BERLIN — For the first time in more than three decades, Germany has posted a monthly trade deficit, the most recent sign that Europe’s largest economy is facing stress because of interrupted supply chains and record energy prices linked to Russia’s war in Ukraine.
Exports have been the economic engine in Germany for years, but the steep rise in the price of energy, driven by Russia’s moves to restrict the amount of natural gas it is delivering to Europe, has driven up the price of products made in Germany.
Exports in May fell 0.5 percent from April, while imports rose 2.7 percent, leaving a gap of 1 billion euros, or roughly $1 billion, according to figures released by Federal Statistics Office on Monday. It was the first time that imports had exceeded exports since 1991, the year after the reunification of the formerly socialist East Germany with the capitalist West Germany.
The sudden reversal could signal weakness in parts of the German economy, where one in four jobs relies on exports. The reliance on imported energy — before the start of the war, Russia supplied more than half the country’s natural gas — has added to the cost pressures on German firms.
“The export downturn has begun,” said Volker Treier, the head of foreign trade at the Association of German Chambers of Commerce and Industry. He pointed to the rising cost of German goods shipped overseas. “Exporters are less and less able to pass on cost increases caused by supply chains to international customers,” he said.
The United States remained the most important destination for German goods in May, with sales rising more than 5 percent from the previous month, to €13.4 billion. On the import side, China remained the country selling the most goods to Germany, worth €18 billion in May, a 1.6 percent drop from April.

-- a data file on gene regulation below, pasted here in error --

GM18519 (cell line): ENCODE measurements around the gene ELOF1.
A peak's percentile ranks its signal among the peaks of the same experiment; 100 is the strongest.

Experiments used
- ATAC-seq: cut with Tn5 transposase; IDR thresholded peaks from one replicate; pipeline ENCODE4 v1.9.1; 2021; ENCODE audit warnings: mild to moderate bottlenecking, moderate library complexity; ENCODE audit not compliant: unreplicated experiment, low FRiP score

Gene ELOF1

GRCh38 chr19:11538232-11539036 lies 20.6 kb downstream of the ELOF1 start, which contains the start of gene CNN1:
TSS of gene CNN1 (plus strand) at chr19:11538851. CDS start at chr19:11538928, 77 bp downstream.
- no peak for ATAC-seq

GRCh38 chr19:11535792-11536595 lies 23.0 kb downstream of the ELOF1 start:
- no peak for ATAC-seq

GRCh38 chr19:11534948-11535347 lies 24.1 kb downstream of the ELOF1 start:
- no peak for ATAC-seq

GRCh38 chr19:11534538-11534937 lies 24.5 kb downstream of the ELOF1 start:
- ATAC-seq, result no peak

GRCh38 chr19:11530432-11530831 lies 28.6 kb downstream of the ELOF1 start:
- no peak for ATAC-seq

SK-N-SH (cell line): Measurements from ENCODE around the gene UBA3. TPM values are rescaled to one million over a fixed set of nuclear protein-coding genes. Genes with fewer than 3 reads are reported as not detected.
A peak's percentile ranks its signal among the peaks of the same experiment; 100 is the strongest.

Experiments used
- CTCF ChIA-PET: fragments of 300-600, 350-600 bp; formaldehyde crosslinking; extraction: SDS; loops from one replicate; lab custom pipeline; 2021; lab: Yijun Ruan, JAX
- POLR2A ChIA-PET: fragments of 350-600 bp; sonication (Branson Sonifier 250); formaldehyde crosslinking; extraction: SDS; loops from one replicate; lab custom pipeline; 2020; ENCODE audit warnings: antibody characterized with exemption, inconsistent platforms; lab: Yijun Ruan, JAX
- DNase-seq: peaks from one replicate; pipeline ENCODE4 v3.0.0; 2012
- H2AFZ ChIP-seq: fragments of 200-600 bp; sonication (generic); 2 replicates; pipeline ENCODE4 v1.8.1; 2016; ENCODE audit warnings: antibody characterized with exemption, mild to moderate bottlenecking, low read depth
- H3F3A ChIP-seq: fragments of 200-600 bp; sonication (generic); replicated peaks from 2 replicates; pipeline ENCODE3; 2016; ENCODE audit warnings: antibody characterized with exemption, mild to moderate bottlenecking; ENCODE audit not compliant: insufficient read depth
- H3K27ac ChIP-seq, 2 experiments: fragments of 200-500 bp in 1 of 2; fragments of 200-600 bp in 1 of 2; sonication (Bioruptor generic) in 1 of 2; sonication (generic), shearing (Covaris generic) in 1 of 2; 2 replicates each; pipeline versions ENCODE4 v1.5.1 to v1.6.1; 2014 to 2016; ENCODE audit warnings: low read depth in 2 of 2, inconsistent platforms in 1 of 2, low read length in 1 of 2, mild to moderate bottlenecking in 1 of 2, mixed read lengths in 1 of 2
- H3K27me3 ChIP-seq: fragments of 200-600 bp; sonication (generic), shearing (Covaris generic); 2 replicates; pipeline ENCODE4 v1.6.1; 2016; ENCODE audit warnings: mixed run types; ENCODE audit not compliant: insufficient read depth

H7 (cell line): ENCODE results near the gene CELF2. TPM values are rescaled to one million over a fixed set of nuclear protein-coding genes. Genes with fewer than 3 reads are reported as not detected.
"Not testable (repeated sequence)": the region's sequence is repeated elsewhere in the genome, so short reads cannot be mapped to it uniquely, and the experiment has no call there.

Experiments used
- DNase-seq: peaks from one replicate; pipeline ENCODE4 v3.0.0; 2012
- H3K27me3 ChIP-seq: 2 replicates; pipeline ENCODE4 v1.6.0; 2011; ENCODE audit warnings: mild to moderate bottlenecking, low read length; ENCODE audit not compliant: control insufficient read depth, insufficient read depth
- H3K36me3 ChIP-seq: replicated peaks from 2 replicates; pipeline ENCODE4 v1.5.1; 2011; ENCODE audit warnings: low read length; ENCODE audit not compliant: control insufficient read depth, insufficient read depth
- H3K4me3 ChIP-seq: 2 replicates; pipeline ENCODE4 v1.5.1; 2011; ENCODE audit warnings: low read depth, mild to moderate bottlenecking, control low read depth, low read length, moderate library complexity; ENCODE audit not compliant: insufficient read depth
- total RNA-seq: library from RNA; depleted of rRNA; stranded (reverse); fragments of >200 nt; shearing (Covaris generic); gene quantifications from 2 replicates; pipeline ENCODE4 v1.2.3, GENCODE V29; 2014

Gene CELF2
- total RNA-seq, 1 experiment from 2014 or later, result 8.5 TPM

The decrease in German goods sold in Russia has been among the causes of the drop in exports. For years Russia was a strong market for German manufacturers, but since the invasion of Ukraine in February the trend has been downward as companies have stopped doing business in the country. Compared with a year ago, sales to Russia have slumped more than 50 percent.
Economists are warning that the overall economic situation could become even more serious if Russia decided to cut off its deliveries of gas entirely. That risk has grown recently.
In June, Gazprom, the Russian energy giant, reduced the amount of gas delivered to Germany via Nord Stream 1, a critical pipeline, by 60 percent. This month, the pipeline will shut down completely for scheduled maintenance for about two weeks, raising fears in Germany that the company might leave the taps turned off once the work is complete.
The German government has enacted emergency plans in case of an eventual shutdown of all gas supplies.